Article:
The ultimate goal is to create a building that is affordable energy efficient and have the ability for multipurpose use.The construction process and material selection will be simple to construct .This will allow small rural community; groups with a small amount of skilled labour and collaborative community know how the ability to; be able to afford and construct houses for families, class rooms for schools, and small community buildings.
Another essential ingredient will be the information and educational resources created by reflecting on the journey travelled in creating the house and student village.
This reflection will continue the philosophy of self improvement and will help advice communities on the what, how and why of creating regenerative communities.
Funding the house build
The estimated cost of the house dependent of foundation design is $1.500 – $1.800 per m2
The majority of the construction labour is to be done by students.
Partial sponsorship by eco village industry partners ECCA and WEL energy.
Supplier sponsorship, (currently) Rinnai hot water systems.
Design support from Rod Yeoman, Ros Epsom, Tina Booth .
Design & Build time lines for short term goals
Working drawings Started 26th July and completed by 13th August. Please note any amendments to design may re start the 20 day consent process and delay stamped approval.
Consented drawings completed by 6th September.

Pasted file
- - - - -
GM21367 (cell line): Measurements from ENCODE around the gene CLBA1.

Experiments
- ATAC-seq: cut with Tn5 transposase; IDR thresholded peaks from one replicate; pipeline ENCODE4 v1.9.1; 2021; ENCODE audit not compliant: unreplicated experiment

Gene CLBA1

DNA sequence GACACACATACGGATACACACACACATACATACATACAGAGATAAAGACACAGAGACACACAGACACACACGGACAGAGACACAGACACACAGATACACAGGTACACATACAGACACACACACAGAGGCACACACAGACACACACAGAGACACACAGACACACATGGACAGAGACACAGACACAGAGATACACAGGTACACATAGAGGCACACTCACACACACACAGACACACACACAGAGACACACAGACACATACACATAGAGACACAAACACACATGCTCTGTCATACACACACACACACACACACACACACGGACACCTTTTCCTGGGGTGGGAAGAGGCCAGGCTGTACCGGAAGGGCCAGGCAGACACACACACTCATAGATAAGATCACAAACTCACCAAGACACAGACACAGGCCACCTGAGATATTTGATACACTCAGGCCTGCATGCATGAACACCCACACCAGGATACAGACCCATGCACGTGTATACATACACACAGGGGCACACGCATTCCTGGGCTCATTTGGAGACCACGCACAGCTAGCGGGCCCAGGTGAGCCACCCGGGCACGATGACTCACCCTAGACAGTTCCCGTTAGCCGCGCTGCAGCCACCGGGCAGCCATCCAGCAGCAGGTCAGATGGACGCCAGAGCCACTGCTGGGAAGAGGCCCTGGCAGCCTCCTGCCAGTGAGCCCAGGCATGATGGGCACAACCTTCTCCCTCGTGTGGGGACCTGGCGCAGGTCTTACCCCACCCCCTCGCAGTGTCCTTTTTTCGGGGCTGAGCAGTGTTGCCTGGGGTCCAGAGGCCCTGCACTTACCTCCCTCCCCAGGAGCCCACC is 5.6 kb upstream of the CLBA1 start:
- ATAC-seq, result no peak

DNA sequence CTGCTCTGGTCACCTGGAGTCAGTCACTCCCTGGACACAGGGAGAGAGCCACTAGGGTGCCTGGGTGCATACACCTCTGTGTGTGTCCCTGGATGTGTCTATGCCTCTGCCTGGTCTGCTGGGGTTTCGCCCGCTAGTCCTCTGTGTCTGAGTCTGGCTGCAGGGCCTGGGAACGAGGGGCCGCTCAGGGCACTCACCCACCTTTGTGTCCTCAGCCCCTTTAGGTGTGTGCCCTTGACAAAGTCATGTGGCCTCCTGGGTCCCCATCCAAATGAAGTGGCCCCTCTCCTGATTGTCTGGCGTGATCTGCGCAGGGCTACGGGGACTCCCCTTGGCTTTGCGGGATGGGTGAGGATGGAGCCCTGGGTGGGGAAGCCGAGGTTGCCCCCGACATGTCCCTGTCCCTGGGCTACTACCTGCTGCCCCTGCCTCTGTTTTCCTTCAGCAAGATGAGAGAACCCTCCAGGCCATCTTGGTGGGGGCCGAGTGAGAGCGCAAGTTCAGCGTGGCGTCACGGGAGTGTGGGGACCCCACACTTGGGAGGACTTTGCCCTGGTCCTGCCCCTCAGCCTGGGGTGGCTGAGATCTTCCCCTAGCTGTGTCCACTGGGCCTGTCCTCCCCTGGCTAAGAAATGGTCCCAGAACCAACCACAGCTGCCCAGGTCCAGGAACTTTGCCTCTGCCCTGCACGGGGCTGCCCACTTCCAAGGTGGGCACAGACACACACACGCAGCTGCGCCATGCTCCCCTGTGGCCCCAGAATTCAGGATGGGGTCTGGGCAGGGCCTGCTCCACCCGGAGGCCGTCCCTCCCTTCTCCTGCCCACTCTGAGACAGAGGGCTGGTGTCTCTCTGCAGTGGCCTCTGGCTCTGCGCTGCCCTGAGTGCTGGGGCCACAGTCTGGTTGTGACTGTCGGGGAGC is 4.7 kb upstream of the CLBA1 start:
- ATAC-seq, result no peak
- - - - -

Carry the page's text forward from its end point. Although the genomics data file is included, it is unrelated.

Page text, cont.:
Drawings and construction time schedule to suppliers, sub contractors &, associated tutors 6th September.
16th September start ordering house material for a 4th October construction start.
Design & Build time lines for long term goals
Wintec has a long term goal to continue reflecting on current designs and to further improve current eco house designs and shac 2010 entry.
Concept drawings and collaborative design process completed 08.Sept.2010.
Working drawings completed 08.Oct.2010, sent to council.
Working drawings approved 08.Nov.2010
Working drawings priced, time scheduled and material deliveries programmed by 06.12.2010.
Core Team Members
Tom Malpass – Team coordinator,
E-mail firstname.lastname@example.org Ph 07 8348800 ext 8594
Peter Orchard – Construction coordinator, advisor, quality control
E-mail email@example.com Ph 07 8348800 ext 8594
Nathan Collins – Design coordinator.
Werner Eisenhower – Plumber & plumbing waste water system coordinator
Tina Booth – Team Architectural Draughts person
Ros Epsom – Team Architect,
Annette Vincent – Team Quantity surveyor embedding sustainability into current curriculum
Rob Sweet – Student village spokesman
Lukas Maree – Team electrician & electrical coordinator
Ian Mayes –Eco house advisor and Hamilton council representative